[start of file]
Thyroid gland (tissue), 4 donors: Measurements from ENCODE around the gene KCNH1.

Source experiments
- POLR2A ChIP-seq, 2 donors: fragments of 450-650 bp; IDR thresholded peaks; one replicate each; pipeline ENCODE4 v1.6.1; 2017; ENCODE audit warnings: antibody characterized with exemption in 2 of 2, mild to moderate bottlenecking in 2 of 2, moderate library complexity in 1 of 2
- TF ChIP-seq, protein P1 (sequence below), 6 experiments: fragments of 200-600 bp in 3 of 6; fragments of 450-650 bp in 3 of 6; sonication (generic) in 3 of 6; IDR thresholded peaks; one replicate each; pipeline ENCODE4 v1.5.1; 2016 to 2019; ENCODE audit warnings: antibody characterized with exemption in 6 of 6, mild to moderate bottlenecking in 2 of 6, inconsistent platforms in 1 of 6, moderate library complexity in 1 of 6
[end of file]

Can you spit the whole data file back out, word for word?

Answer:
Thyroid gland (tissue), 4 donors: Measurements from ENCODE around the gene KCNH1.

Source experiments
- POLR2A ChIP-seq, 2 donors: fragments of 450-650 bp; IDR thresholded peaks; one replicate each; pipeline ENCODE4 v1.6.1; 2017; ENCODE audit warnings: antibody characterized with exemption in 2 of 2, mild to moderate bottlenecking in 2 of 2, moderate library complexity in 1 of 2
- TF ChIP-seq, protein P1 (sequence below), 6 experiments: fragments of 200-600 bp in 3 of 6; fragments of 450-650 bp in 3 of 6; sonication (generic) in 3 of 6; IDR thresholded peaks; one replicate each; pipeline ENCODE4 v1.5.1; 2016 to 2019; ENCODE audit warnings: antibody characterized with exemption in 6 of 6, mild to moderate bottlenecking in 2 of 6, inconsistent platforms in 1 of 6, moderate library complexity in 1 of 6